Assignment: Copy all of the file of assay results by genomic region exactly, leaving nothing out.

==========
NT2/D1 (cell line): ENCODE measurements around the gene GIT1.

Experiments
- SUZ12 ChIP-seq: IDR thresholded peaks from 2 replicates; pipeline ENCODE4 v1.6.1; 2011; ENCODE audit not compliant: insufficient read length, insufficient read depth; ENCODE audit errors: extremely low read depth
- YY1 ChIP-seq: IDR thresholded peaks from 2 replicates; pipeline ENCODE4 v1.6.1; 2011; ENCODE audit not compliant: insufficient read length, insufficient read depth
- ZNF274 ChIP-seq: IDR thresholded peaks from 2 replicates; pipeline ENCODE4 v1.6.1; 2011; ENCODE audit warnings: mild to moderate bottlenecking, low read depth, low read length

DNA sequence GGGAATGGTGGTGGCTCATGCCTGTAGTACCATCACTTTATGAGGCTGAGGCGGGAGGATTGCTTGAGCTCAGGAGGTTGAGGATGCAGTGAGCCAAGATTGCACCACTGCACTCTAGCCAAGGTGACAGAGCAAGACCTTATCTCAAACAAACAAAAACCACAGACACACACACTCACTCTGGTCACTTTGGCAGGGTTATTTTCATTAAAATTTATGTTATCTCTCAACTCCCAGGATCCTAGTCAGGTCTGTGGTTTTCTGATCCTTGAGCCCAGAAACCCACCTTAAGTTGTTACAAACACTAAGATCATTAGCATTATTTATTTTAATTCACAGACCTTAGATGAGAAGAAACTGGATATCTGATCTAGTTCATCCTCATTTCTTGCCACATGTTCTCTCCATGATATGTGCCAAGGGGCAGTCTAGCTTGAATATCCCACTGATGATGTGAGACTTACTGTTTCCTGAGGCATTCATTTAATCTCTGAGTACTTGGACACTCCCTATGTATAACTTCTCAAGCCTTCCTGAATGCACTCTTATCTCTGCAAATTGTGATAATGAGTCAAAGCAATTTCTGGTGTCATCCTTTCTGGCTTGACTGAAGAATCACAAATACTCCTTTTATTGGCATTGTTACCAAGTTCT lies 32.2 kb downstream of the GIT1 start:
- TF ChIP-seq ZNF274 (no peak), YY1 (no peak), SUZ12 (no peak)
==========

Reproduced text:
NT2/D1 (cell line): ENCODE measurements around the gene GIT1.

Experiments
- SUZ12 ChIP-seq: IDR thresholded peaks from 2 replicates; pipeline ENCODE4 v1.6.1; 2011; ENCODE audit not compliant: insufficient read length, insufficient read depth; ENCODE audit errors: extremely low read depth
- YY1 ChIP-seq: IDR thresholded peaks from 2 replicates; pipeline ENCODE4 v1.6.1; 2011; ENCODE audit not compliant: insufficient read length, insufficient read depth
- ZNF274 ChIP-seq: IDR thresholded peaks from 2 replicates; pipeline ENCODE4 v1.6.1; 2011; ENCODE audit warnings: mild to moderate bottlenecking, low read depth, low read length

DNA sequence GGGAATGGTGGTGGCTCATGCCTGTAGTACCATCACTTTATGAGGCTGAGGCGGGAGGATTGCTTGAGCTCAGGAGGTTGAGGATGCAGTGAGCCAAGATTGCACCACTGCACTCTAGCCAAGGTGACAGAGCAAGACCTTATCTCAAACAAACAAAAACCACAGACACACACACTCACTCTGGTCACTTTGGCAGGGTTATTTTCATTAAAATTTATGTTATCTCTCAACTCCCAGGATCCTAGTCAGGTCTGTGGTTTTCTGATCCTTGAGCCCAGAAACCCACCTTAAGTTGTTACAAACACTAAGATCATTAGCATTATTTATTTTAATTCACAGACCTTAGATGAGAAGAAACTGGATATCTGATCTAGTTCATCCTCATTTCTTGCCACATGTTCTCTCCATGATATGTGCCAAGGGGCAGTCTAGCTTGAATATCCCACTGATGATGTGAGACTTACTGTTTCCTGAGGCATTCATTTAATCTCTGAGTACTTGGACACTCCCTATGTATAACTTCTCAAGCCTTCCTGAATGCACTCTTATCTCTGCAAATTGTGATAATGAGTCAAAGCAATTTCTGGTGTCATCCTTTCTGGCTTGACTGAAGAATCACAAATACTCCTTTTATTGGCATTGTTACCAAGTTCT lies 32.2 kb downstream of the GIT1 start:
- TF ChIP-seq ZNF274 (no peak), YY1 (no peak), SUZ12 (no peak)